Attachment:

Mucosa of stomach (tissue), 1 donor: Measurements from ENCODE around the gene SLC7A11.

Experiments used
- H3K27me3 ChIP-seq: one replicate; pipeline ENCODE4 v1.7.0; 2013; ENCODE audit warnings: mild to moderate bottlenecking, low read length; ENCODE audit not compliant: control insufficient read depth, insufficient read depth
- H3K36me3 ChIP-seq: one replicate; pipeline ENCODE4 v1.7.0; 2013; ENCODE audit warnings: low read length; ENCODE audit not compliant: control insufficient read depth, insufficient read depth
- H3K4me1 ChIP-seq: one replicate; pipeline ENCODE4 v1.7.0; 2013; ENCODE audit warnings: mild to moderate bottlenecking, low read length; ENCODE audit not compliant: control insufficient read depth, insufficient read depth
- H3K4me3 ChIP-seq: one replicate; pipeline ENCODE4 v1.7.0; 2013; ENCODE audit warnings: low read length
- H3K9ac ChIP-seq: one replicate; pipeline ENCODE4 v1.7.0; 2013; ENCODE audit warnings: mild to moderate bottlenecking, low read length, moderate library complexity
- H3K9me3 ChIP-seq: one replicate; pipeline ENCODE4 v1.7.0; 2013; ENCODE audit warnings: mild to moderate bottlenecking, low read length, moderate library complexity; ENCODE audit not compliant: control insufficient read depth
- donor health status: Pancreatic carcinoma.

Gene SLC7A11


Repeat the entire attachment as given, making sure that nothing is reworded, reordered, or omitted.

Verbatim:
Mucosa of stomach (tissue), 1 donor: Measurements from ENCODE around the gene SLC7A11.

Experiments used
- H3K27me3 ChIP-seq: one replicate; pipeline ENCODE4 v1.7.0; 2013; ENCODE audit warnings: mild to moderate bottlenecking, low read length; ENCODE audit not compliant: control insufficient read depth, insufficient read depth
- H3K36me3 ChIP-seq: one replicate; pipeline ENCODE4 v1.7.0; 2013; ENCODE audit warnings: low read length; ENCODE audit not compliant: control insufficient read depth, insufficient read depth
- H3K4me1 ChIP-seq: one replicate; pipeline ENCODE4 v1.7.0; 2013; ENCODE audit warnings: mild to moderate bottlenecking, low read length; ENCODE audit not compliant: control insufficient read depth, insufficient read depth
- H3K4me3 ChIP-seq: one replicate; pipeline ENCODE4 v1.7.0; 2013; ENCODE audit warnings: low read length
- H3K9ac ChIP-seq: one replicate; pipeline ENCODE4 v1.7.0; 2013; ENCODE audit warnings: mild to moderate bottlenecking, low read length, moderate library complexity
- H3K9me3 ChIP-seq: one replicate; pipeline ENCODE4 v1.7.0; 2013; ENCODE audit warnings: mild to moderate bottlenecking, low read length, moderate library complexity; ENCODE audit not compliant: control insufficient read depth
- donor health status: Pancreatic carcinoma.

Gene SLC7A11